Meanwhile, inside the Gates at the main square at Town Hall, a dance contest was setting up,

Much loudness and a good time, some rain.  Back to the hotel. 

All was fine until the TV went on at 7AM and we couldn't get it off. We are not techie, so got up.


Sunday, November 14, 2010

Osnabruck - City of Peace. A Treaty signed here. But More Warring than Peace?

Charlemagne started a Christian mission here in 780 AD, and the town then grew some 20 years later into a market town, a place for minting coin, and a commerce center. It is surrounded by a nature park, including the Teutoborg Forest. Long history as an administrative and cultural center - see ://

The City of Peace they call it. Friedensstatt.  That is ironic because the mission was clearly still on the frontier area where Charlemagne had been fighting the recalcitrant and frustratingly decentralized fierce Saxons for decades.  His efforts to subdue them -- they had the gall to want their own lands, their own culture, their own religion -- started just two years before Charlemagne's disastrous and fabled massacre of 4500 Saxon prisoners. Defenseless. Whack whack whack.  See Verden, and Saxon Grove or Saxon Wood nearby.  Sachsenhain. See summary at ://

Peace.  Harrumph.

See the city walls.  The famous watch towers.  More peace? Who is watching out for them still. Towers like this, tall with the conical top, were often called "witches' towers" because women accused of witchcraft were kept there.  In Osnabruck, another gate (looks like this one, with more ivy) was used as a prison, and also a witches pen.  Some 300 women were burned as witches in Osnabruck, says this blase article.  See ://

Peace. More harrumph.

Then again, any country remembers its dead, its lost causes; and glorifies it anyway. So also, our South, our Dixie, with Johnny Reb.

Back to Osnabruck: Protests against imprisonment, but not clear which groups these are. The hands do touch, see the lower arc.

Then, in through one of the many gates.

The gate was built as a memorial to the German soldiers from Osnabruck who died at Waterloo. See the inscription: there is the Waterloo. It is now known as the Heger Tor. See ://

The Treaty of Westphalia, that ended the Thirty Years' War, was signed here, in the Town Hall, in 1648.

That is Charlemagne at the upper level. In the marketplatz outside a dance competition is setting up, and the food and goody booths are ready.

When the rain got serious, we ducked into a fine old tavern. 

Thursday, November 04, 2010

Vorden - World's Best Church Chandelier. Searching for the Saxons and Charlemagne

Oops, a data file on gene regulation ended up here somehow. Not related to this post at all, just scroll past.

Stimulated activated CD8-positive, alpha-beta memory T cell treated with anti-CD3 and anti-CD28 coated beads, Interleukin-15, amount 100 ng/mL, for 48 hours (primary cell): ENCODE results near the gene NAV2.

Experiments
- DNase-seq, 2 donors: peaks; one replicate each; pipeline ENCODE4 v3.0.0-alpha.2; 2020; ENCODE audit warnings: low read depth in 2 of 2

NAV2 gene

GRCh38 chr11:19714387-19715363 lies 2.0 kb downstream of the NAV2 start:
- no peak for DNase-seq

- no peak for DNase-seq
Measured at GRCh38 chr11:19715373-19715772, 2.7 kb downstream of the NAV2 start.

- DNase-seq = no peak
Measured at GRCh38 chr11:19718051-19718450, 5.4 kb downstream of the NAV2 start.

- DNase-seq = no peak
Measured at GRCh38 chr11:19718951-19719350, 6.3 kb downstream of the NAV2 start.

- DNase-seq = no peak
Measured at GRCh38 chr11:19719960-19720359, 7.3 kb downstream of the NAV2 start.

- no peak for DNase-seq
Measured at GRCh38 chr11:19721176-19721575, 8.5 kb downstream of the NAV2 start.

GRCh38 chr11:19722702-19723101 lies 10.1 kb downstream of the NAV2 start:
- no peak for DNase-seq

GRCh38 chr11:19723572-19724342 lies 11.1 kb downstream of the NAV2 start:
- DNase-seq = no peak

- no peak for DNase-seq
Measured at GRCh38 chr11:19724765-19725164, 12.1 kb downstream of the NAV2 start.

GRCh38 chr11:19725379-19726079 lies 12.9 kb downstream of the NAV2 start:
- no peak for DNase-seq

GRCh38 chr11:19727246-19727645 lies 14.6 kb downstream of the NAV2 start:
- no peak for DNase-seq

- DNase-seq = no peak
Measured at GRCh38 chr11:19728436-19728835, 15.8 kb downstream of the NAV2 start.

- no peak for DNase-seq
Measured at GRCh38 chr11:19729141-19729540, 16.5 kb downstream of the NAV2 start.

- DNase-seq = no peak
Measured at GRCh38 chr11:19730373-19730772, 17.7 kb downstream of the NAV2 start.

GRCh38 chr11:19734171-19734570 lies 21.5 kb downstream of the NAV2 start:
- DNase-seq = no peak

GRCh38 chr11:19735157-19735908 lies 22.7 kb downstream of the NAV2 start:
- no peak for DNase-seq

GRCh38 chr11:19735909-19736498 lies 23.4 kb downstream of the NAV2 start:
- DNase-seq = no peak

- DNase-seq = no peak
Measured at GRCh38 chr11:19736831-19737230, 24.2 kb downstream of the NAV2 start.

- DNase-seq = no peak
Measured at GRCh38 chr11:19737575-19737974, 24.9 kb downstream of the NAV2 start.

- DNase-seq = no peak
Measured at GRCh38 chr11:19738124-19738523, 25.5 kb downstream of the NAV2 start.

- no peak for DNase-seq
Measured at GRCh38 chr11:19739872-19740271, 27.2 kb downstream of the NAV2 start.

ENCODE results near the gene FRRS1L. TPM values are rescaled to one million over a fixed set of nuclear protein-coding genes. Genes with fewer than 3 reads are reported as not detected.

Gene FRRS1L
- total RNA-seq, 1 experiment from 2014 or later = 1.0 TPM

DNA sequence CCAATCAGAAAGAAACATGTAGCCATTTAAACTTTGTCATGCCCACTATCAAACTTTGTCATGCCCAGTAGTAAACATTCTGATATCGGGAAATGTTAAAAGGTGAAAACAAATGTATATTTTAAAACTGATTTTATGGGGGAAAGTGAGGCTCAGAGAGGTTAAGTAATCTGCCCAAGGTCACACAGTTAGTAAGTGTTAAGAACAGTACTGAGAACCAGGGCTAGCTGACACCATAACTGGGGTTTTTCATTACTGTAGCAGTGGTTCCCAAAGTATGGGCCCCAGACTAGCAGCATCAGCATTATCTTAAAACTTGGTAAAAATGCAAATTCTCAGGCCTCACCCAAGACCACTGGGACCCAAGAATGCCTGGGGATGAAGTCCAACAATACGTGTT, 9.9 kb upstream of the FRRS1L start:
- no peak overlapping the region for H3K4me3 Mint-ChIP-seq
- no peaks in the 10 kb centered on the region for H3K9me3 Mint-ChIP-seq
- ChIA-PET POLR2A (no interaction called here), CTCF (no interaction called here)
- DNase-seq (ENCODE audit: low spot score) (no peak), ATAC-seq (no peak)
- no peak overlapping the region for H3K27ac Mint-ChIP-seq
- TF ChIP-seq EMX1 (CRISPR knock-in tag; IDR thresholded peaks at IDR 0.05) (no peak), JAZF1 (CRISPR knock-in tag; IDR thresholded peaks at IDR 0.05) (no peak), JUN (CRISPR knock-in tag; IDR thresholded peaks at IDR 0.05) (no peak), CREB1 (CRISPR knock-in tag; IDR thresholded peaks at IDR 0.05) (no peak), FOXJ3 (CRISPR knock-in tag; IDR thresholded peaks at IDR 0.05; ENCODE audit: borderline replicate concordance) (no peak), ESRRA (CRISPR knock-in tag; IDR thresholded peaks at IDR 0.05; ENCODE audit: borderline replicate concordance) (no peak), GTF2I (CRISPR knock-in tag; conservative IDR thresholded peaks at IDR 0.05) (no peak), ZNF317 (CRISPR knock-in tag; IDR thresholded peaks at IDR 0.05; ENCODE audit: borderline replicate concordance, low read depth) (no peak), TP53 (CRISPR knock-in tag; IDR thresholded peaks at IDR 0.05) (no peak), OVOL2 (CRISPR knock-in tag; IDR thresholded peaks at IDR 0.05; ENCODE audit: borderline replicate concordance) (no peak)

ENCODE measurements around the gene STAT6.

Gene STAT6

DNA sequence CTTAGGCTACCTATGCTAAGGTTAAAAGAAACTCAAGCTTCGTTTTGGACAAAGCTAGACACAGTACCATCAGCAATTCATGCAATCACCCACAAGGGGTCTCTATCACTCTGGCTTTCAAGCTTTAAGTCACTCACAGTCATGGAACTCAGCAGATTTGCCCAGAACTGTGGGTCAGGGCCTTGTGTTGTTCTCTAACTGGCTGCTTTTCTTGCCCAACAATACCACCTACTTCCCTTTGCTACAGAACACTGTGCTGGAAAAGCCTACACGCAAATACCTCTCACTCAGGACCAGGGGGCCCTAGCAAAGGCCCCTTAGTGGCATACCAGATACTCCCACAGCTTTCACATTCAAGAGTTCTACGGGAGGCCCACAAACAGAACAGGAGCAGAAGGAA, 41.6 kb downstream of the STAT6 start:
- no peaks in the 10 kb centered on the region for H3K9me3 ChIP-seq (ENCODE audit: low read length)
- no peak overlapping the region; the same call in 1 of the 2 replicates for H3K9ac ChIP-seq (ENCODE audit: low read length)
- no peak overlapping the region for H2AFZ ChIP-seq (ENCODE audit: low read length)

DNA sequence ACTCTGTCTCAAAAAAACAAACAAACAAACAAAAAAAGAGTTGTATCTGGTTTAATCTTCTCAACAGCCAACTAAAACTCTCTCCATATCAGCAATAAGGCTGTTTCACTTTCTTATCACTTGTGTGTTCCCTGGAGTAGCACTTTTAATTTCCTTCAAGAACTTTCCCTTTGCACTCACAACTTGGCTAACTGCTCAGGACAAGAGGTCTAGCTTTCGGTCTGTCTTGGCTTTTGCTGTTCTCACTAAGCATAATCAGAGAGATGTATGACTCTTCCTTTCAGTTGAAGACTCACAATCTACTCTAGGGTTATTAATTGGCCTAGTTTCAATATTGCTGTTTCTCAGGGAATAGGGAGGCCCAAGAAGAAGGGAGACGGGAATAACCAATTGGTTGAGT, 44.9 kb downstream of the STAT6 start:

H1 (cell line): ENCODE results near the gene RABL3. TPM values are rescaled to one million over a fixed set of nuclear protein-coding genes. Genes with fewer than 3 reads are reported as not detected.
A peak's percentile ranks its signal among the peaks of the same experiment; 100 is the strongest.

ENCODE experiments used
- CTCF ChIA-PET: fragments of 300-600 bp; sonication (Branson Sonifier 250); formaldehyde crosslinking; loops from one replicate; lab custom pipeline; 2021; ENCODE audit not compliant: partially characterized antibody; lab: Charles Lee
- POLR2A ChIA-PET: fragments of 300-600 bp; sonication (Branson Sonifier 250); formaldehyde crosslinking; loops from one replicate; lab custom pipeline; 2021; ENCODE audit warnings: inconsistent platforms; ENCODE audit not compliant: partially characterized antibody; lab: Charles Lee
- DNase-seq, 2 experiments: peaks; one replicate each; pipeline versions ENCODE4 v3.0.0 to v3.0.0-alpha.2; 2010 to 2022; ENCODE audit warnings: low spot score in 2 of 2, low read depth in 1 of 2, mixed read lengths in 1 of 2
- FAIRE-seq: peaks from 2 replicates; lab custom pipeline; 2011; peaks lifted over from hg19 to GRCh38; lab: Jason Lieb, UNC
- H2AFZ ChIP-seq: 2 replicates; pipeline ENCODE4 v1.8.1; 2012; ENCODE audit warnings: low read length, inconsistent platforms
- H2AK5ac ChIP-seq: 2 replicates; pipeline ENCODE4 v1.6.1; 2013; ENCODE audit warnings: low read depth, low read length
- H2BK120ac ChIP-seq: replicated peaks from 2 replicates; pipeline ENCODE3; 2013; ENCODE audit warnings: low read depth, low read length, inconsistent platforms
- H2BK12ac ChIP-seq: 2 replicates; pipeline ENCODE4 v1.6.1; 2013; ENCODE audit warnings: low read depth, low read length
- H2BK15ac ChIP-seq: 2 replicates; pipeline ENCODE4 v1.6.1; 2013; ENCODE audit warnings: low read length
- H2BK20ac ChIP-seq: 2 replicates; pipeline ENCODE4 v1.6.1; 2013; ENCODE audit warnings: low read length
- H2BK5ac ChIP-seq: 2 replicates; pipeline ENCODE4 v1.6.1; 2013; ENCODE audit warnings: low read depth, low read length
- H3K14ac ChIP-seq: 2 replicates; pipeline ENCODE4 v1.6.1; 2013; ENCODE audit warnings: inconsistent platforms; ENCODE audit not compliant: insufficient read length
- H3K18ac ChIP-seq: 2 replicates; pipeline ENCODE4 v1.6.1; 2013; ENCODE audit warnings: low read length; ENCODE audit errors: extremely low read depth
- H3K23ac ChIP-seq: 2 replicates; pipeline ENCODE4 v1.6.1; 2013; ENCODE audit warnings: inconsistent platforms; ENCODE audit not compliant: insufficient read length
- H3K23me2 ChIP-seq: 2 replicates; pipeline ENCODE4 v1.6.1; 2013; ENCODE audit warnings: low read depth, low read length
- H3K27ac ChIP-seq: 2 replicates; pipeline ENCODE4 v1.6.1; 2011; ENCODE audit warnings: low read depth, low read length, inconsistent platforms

Vorden is not Verden, and not Verdun
Vorden is Vorden, and fine it is

Story is:  Charlemagne had killed some 4,500 Saxon prisoners after a particularly bruising battle, in a series of battles over 30-40 years to force conversion and subjugation of the Saxons. Year: 782 AD.  Place: Verden. 

We had trouble finding Verden, but found little Vorden and aimed for it thinking it was Verden spelled differently, silly us. If that is not the Saxon place, other things were bound to be there.

Tiny crossroads, lovely old church, half-timbered houses, a nice deli and convenience store with excellent sandwiches.  And a slice of ordinary hometown life, no hype.  Sit and chat a while.

But not our Saxons.  A little trove of its own, however.

Follow Black Madonnas throughout Europe.  This one is in a similar pose to others, but is costumed differently, and with a prominent nimbus at the child's head. 

Chandelier, Vorden's Church, Vorden, Germany. World's best church chandelier.

This chandelier just has Charlemagne coming out of every pore.  The famous chandelier at the Cathedral in Aachen, however, the Barbarossa Chandelier made to commemorate Charlemagne's canonization, is fussier with towers and walls -- see ://
The chandelier here may have no connection to Charlemagne, but we think it is dignified and lovely.

The frescoes look as though the shown parts were preserved, and other parts whitewashed. Perhaps unrecoverable.

Half-timber as a building technique produces a strong frame, and a fill of bricks increases its durability.   This site for children, to introduce the method, works for grown-ups, too.  See ://  The size of old half-timber houses and other medieval buildings is surprising.  Big.  Very big.

Ask at a house where Charlemagne and the Saxons might be, and get redirected -- it turned out to be directions to where Roman Legions met their demise at the hands of fervored Germanics in 9AD, at nearby Varusschlacht. That is different from the Saxons of Charlemagne's time. So we went there anyway.